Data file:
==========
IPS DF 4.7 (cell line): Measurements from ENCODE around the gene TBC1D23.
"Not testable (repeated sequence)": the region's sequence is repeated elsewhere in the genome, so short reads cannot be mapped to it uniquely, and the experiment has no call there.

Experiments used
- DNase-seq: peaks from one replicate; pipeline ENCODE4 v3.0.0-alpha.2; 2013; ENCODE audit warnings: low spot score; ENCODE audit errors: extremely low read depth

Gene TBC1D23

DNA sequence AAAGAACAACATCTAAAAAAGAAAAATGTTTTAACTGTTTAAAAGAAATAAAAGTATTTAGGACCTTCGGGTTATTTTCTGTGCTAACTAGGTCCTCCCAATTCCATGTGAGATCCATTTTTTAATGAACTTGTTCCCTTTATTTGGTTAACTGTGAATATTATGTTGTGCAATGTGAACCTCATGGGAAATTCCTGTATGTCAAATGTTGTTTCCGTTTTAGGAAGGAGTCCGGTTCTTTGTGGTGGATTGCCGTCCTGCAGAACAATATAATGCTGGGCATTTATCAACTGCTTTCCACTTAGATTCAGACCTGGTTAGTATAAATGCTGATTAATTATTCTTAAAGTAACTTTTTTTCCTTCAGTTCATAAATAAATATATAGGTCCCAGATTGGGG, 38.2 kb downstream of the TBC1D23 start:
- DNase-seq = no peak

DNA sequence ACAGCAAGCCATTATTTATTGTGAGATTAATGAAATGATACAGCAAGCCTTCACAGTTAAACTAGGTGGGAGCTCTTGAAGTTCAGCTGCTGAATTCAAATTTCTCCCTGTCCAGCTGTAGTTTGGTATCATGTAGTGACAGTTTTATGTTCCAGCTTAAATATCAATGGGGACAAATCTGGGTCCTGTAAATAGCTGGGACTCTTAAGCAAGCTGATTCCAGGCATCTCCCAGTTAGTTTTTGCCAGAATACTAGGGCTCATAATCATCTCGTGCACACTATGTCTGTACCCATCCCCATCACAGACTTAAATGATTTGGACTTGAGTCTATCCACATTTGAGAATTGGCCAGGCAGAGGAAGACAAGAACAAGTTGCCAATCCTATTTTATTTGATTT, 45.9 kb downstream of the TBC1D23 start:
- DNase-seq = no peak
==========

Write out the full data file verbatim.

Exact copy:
IPS DF 4.7 (cell line): Measurements from ENCODE around the gene TBC1D23.
"Not testable (repeated sequence)": the region's sequence is repeated elsewhere in the genome, so short reads cannot be mapped to it uniquely, and the experiment has no call there.

Experiments used
- DNase-seq: peaks from one replicate; pipeline ENCODE4 v3.0.0-alpha.2; 2013; ENCODE audit warnings: low spot score; ENCODE audit errors: extremely low read depth

Gene TBC1D23

DNA sequence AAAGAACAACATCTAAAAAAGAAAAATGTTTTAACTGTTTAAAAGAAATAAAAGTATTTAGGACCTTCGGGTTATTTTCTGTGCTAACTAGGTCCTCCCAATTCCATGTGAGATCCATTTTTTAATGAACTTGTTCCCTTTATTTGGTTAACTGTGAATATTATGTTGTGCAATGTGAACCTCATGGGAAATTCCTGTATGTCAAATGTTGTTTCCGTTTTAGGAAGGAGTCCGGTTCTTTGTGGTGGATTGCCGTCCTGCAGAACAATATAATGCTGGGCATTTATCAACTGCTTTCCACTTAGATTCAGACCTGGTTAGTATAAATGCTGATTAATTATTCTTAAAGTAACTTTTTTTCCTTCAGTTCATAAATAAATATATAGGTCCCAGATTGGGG, 38.2 kb downstream of the TBC1D23 start:
- DNase-seq = no peak

DNA sequence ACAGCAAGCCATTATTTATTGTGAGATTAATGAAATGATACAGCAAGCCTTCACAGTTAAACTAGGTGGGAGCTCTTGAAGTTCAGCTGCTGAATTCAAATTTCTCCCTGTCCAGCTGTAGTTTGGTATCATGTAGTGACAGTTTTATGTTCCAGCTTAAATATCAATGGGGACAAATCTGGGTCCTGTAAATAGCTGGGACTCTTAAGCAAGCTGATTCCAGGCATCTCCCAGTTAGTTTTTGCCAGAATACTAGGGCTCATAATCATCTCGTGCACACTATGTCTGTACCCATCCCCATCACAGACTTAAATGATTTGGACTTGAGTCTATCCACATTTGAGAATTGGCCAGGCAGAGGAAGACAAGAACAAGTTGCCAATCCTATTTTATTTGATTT, 45.9 kb downstream of the TBC1D23 start:
- DNase-seq = no peak